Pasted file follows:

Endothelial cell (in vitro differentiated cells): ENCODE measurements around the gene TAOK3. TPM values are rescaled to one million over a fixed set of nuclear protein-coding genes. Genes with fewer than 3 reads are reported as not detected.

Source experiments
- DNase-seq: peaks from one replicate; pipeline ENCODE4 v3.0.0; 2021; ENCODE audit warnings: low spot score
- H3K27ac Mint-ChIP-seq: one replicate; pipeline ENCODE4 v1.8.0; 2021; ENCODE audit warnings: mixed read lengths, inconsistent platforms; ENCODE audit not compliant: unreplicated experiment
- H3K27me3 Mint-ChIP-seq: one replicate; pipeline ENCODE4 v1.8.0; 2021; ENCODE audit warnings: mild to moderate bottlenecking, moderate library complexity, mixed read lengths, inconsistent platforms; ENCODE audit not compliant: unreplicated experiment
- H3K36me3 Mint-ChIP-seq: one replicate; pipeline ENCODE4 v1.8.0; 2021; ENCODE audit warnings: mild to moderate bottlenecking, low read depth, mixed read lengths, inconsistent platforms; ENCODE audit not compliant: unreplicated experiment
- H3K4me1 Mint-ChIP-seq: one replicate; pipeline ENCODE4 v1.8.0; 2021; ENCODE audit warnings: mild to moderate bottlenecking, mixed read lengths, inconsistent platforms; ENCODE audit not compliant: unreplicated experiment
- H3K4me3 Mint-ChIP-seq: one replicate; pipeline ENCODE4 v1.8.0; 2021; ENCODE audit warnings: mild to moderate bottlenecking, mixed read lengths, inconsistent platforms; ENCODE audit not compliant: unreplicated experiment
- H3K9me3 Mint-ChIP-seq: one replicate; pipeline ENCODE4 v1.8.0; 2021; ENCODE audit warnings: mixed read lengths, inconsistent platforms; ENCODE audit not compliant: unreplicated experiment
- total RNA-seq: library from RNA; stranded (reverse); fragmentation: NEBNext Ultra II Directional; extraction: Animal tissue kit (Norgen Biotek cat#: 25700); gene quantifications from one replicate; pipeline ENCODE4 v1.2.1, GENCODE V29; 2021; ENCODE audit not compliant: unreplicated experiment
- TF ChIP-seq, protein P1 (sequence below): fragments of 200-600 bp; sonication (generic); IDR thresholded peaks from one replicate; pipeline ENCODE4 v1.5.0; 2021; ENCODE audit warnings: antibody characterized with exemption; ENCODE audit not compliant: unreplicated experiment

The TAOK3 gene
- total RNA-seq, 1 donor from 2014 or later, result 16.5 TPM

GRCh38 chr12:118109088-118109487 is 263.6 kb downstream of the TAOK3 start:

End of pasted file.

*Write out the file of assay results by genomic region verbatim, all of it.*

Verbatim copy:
Endothelial cell (in vitro differentiated cells): ENCODE measurements around the gene TAOK3. TPM values are rescaled to one million over a fixed set of nuclear protein-coding genes. Genes with fewer than 3 reads are reported as not detected.

Source experiments
- DNase-seq: peaks from one replicate; pipeline ENCODE4 v3.0.0; 2021; ENCODE audit warnings: low spot score
- H3K27ac Mint-ChIP-seq: one replicate; pipeline ENCODE4 v1.8.0; 2021; ENCODE audit warnings: mixed read lengths, inconsistent platforms; ENCODE audit not compliant: unreplicated experiment
- H3K27me3 Mint-ChIP-seq: one replicate; pipeline ENCODE4 v1.8.0; 2021; ENCODE audit warnings: mild to moderate bottlenecking, moderate library complexity, mixed read lengths, inconsistent platforms; ENCODE audit not compliant: unreplicated experiment
- H3K36me3 Mint-ChIP-seq: one replicate; pipeline ENCODE4 v1.8.0; 2021; ENCODE audit warnings: mild to moderate bottlenecking, low read depth, mixed read lengths, inconsistent platforms; ENCODE audit not compliant: unreplicated experiment
- H3K4me1 Mint-ChIP-seq: one replicate; pipeline ENCODE4 v1.8.0; 2021; ENCODE audit warnings: mild to moderate bottlenecking, mixed read lengths, inconsistent platforms; ENCODE audit not compliant: unreplicated experiment
- H3K4me3 Mint-ChIP-seq: one replicate; pipeline ENCODE4 v1.8.0; 2021; ENCODE audit warnings: mild to moderate bottlenecking, mixed read lengths, inconsistent platforms; ENCODE audit not compliant: unreplicated experiment
- H3K9me3 Mint-ChIP-seq: one replicate; pipeline ENCODE4 v1.8.0; 2021; ENCODE audit warnings: mixed read lengths, inconsistent platforms; ENCODE audit not compliant: unreplicated experiment
- total RNA-seq: library from RNA; stranded (reverse); fragmentation: NEBNext Ultra II Directional; extraction: Animal tissue kit (Norgen Biotek cat#: 25700); gene quantifications from one replicate; pipeline ENCODE4 v1.2.1, GENCODE V29; 2021; ENCODE audit not compliant: unreplicated experiment
- TF ChIP-seq, protein P1 (sequence below): fragments of 200-600 bp; sonication (generic); IDR thresholded peaks from one replicate; pipeline ENCODE4 v1.5.0; 2021; ENCODE audit warnings: antibody characterized with exemption; ENCODE audit not compliant: unreplicated experiment

The TAOK3 gene
- total RNA-seq, 1 donor from 2014 or later, result 16.5 TPM

GRCh38 chr12:118109088-118109487 is 263.6 kb downstream of the TAOK3 start: